Thanks for the link! I see that reference 5 in that paper is the same one that a commenter brought up in the comments on my aluminum post. It’s another Gherardi paper that has a number of flaws, at least insofar as applying its findings to humans.

    Thanks for posting about this!

  3. Good catch, Tara. Orac in these pages has also shredded _Frontiers_ as being a hotbed of quackery.

    I wonder about this: are the _Frontiers_ publications intended to make money for whoever is bankrolling them, or are they intended as publicity venues that can lose money as long as they promote certain ideas? Neither is better than the other of course, but it would be interesting to get a handle on the motivations involved.

    Also it would be interesting to see where these articles (HIV denial last year, anti-vax this year, what next, climate denialism?) are being used as source material in both the popular media, niche media, and lobbying of elected officials. I suspect the latter is of substantial importance to the publishers or to others who have axes to grind.

    We should be especially wary of the tactic of “we’re only here to discuss the controversy.” That is a classic way that quacks and frauds try to push their points: by stirring up what politicos call “FUD,” for “fear, uncertainty, and doubt.” For example it isn’t necessary to assert that climate change isn’t real, it’s only necessary to assert that it’s “still controversial” in order to block legislation and other action. You caught that on the HIV denial article, but no doubt many readers did not, and swallowed it. For which reason it’s important for those of us here who hang out in other places online where these things are discussed, to step in with the relevant critiques.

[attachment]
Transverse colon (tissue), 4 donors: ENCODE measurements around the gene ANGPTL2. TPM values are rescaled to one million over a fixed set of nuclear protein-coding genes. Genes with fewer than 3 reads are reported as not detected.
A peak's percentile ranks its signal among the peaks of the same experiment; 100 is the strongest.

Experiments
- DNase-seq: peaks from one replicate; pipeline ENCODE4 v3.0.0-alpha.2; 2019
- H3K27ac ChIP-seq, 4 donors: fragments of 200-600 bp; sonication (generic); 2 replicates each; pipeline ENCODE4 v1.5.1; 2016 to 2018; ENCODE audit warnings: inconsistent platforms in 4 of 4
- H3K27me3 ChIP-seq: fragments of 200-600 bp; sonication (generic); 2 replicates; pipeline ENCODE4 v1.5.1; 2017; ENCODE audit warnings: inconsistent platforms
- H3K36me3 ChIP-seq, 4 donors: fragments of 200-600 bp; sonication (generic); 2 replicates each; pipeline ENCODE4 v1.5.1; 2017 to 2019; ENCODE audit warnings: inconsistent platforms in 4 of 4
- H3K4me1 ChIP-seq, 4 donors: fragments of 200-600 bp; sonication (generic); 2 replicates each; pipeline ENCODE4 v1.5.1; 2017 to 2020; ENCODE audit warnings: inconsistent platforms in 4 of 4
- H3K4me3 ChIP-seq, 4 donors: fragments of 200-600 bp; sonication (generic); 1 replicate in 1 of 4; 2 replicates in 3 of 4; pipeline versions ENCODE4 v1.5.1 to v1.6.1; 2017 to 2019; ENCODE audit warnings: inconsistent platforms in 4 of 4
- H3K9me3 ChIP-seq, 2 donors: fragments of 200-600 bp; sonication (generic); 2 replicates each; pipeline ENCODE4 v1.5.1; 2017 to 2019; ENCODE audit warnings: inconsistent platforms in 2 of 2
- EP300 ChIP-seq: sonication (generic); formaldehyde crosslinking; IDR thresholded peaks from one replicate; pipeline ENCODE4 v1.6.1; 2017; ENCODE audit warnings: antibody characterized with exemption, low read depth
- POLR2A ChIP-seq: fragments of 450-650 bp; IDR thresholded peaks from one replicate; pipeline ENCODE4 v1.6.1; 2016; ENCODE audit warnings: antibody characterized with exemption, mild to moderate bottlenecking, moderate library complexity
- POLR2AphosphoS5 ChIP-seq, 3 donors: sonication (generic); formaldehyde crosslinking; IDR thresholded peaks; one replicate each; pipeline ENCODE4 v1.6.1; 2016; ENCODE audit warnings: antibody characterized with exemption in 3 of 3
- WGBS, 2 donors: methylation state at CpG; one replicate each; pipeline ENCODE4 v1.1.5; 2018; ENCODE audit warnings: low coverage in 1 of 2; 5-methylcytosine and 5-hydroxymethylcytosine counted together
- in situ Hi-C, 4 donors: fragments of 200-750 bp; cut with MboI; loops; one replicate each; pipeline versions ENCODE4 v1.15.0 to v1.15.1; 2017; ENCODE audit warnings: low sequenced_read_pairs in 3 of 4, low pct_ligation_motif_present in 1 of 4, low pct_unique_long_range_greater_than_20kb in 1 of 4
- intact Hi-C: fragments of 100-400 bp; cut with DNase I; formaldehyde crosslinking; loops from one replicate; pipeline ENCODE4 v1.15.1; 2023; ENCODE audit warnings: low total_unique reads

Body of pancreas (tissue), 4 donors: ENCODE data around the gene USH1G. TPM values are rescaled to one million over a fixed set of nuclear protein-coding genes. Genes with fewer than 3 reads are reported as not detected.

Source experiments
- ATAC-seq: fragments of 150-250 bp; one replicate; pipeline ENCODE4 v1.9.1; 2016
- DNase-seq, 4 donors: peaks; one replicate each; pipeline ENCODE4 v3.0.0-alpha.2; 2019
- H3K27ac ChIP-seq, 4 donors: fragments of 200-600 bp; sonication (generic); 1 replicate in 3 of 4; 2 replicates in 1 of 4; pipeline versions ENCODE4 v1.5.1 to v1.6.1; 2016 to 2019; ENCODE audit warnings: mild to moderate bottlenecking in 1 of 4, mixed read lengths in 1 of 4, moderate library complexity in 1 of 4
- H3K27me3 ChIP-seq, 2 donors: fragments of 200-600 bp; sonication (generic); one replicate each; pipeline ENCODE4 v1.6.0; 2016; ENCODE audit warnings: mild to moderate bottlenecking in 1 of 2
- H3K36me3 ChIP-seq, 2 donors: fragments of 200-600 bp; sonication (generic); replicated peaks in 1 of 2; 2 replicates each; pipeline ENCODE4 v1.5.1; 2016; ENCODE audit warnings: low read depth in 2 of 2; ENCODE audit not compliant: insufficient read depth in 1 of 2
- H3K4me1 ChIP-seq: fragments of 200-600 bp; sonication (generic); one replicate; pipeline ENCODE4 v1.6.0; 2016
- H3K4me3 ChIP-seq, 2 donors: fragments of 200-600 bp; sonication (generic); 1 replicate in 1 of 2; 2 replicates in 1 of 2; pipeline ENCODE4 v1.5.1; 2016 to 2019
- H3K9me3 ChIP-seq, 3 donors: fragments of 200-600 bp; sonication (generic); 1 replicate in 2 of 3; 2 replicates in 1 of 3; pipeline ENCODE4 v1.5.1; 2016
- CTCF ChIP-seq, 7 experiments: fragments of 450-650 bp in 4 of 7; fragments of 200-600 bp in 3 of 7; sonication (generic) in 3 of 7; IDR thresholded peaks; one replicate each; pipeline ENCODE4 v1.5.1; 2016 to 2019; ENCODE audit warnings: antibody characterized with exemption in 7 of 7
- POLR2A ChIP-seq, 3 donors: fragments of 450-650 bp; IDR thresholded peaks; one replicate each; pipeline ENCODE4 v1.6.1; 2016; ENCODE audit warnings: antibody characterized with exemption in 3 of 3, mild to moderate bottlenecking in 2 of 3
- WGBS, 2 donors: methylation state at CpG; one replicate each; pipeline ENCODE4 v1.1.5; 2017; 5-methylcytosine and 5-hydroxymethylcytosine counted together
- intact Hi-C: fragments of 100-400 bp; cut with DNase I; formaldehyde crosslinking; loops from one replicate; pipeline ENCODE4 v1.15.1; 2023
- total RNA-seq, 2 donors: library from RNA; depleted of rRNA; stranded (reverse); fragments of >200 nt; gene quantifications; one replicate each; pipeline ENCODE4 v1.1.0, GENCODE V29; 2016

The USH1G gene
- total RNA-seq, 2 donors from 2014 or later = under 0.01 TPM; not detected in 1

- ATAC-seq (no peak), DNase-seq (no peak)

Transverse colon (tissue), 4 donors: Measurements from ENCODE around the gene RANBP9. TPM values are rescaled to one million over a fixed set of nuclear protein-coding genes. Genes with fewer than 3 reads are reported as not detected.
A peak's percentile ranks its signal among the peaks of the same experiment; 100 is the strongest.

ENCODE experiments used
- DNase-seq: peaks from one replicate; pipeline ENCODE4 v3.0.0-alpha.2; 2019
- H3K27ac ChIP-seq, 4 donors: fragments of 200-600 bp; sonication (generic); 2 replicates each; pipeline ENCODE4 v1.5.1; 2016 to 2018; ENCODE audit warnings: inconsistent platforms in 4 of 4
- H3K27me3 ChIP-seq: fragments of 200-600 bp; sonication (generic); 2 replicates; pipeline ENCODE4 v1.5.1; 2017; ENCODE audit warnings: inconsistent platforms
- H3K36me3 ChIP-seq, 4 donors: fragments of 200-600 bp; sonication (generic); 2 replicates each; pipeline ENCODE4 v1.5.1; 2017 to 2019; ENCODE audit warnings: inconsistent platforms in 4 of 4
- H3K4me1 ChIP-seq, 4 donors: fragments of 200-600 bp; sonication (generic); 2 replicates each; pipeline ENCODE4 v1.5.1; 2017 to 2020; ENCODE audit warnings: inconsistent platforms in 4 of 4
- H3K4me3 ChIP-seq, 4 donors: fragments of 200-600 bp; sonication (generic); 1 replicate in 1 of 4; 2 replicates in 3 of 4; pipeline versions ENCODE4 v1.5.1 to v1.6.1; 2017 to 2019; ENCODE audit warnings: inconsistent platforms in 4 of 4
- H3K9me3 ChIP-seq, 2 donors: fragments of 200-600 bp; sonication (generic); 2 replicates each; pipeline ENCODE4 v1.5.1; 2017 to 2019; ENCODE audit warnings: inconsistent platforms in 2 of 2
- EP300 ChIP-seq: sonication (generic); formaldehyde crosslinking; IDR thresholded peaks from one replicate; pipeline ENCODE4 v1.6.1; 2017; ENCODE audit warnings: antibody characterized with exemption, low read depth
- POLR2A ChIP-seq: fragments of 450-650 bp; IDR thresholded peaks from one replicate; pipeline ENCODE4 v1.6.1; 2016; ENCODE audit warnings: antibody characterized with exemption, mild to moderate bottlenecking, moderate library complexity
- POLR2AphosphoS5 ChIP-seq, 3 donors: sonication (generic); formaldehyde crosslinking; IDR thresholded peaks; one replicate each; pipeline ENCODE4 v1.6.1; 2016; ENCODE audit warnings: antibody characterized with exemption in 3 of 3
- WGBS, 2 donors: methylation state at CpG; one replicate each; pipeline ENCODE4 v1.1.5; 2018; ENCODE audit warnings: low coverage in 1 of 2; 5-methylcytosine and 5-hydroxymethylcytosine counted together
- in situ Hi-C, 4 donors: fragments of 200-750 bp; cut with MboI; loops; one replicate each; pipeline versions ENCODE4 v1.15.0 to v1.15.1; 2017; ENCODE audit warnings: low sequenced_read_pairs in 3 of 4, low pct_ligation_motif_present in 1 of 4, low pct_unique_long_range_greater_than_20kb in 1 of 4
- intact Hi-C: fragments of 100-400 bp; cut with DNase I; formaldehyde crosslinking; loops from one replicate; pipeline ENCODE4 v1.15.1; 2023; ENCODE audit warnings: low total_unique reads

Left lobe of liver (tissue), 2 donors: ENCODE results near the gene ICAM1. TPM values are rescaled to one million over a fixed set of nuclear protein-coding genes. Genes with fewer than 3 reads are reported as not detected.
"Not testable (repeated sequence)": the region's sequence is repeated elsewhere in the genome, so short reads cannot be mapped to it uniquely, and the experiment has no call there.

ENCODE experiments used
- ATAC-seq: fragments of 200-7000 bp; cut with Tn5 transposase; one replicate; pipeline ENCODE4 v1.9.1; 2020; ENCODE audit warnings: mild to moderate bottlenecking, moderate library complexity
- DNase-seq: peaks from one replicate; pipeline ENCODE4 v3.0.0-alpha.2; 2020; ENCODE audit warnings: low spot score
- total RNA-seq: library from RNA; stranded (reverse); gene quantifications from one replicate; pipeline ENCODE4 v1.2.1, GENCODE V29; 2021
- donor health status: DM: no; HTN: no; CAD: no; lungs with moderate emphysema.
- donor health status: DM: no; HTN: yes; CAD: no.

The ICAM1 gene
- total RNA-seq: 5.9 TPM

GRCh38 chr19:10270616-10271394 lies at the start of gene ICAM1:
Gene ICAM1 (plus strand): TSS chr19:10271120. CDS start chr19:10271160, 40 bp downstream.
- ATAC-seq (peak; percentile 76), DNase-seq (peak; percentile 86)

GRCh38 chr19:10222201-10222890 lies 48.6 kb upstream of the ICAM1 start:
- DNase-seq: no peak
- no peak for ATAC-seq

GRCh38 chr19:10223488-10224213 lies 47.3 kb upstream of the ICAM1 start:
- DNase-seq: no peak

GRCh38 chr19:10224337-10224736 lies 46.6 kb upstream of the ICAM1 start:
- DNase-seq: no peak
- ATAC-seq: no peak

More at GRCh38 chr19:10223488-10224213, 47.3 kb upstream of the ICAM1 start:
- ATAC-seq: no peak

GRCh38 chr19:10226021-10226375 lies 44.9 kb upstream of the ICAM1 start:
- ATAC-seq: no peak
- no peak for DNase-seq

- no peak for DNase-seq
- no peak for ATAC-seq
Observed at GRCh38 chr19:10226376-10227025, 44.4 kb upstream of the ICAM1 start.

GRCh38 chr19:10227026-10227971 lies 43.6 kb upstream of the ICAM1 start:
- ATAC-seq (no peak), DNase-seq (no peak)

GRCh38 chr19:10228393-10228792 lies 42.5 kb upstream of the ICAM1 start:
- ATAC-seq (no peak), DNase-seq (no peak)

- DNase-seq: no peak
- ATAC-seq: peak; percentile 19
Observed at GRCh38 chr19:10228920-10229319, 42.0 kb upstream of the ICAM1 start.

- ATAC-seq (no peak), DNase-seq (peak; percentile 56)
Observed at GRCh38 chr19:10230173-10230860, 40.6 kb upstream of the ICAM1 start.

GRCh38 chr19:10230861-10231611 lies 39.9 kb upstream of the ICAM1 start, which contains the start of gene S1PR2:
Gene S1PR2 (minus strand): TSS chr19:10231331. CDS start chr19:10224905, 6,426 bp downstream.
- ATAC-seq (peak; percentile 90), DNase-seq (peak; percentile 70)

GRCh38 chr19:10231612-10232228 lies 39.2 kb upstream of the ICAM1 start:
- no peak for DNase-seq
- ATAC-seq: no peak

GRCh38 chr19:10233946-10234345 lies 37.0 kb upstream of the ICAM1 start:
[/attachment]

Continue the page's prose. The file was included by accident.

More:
The question to ask of the publishers is, “why are you giving quacks a megaphone?”

  4. I think money. They’re owned in part by Nature Publishing Group, though editorially separate. With an acceptance rate like that and their history, and acceptance rate and cost to publish, yeah…money. I’m sure many editors are doing it because they believe in open access, but the journals are having some pretty spectacular failures. And they did also have a climate denialism controversy, retracting a paper because in this case it pissed off the denialists: http://retractionwatch.com/2014/03/21/controversial-paper-linking-conspiracy-ideation-to-climate-change-skepticism-formally-retracted/

  5. Then there was this paper in “Frontiers in Human Neuroscience”, by Bradstreet (now-dead autism grifter) and Marco Ruggiero (HIV-denialist and GcMAF impresario), about diagnosing autism with an ultrasound scanner + photoshop:
    http://journal.frontiersin.org/article/10.3389/fnhum.2013.00934/abstract

    The reviewers and boosters turned out to be dominated by Ruggiero & Bradstreet’s business associates.
    http://journal.frontiersin.org/article/10.3389/fnhum.2014.00240/full

  6. The editor of this paper is Lucija Tomljenovic

    Recall that the Frontiers business model has been compared to multi-level marketing. There are financial inducements to propose a Research Topic for a Special Issue, and then enlist one’s friends and colleagues to submit articles, for which one is both editor and peer-reviewer.

    So in this case, Tomljenovic has instigated a whole Special Issue on “Aluminum toxicity and human disease”…
    http://journal.frontiersin.org/researchtopic/2270/aluminum-toxicity-and-human-disease

    — two articles by Gherardi’s group on “Macrophagic Myofasciitis” (a clinical entity which no-one outside Gherardi’s group has ever been able to observe), and one paper by Exley, a member of the Aluminati from way back. The title of Exley’s paper indicates its level-minded objectivity and freedom from conspiratorial thought:
    “Why Industry Propaganda and Political Interference Cannot Disguise the Inevitable Role Played by Human Exposure to Aluminum in Neurodegenerative Diseases, Including Alzheimer’s Disease”.

    Really it should be typewritten, photocopied, and stapled to powerpoles.